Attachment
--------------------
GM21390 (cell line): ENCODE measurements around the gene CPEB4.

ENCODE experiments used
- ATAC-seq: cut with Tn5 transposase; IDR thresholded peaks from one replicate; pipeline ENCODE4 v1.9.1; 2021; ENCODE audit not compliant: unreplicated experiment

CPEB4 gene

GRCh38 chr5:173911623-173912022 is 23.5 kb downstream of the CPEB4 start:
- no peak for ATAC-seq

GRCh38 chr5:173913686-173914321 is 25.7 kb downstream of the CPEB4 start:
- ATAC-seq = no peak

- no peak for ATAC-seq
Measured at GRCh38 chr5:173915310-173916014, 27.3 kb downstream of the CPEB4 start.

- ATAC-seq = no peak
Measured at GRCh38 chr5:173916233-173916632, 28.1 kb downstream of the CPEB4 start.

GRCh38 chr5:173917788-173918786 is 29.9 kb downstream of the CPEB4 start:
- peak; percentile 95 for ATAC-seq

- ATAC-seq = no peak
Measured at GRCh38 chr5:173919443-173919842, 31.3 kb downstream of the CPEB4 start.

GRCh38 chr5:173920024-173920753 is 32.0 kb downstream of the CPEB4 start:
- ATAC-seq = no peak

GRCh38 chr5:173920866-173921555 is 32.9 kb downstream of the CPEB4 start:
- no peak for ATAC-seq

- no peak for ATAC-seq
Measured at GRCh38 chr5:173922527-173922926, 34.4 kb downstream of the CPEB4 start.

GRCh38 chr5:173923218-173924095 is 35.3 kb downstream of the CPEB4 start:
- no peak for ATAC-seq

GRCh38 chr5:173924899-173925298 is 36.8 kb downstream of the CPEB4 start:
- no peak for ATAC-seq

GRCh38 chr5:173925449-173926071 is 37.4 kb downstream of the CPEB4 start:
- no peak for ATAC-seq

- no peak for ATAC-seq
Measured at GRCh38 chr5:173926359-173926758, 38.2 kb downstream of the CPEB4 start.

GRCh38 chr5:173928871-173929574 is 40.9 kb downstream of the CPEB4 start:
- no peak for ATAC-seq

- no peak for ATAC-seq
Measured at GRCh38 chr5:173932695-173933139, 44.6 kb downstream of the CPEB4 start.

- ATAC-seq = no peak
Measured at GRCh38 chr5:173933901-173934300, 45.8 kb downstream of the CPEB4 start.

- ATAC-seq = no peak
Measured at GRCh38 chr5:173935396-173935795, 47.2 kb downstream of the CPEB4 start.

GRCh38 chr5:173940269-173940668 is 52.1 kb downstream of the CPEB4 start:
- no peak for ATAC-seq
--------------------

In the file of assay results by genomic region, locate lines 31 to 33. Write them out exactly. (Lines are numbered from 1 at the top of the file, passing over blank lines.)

GRCh38 chr5:173928871-173929574 is 40.9 kb downstream of the CPEB4 start:
- no peak for ATAC-seq

- no peak for ATAC-seq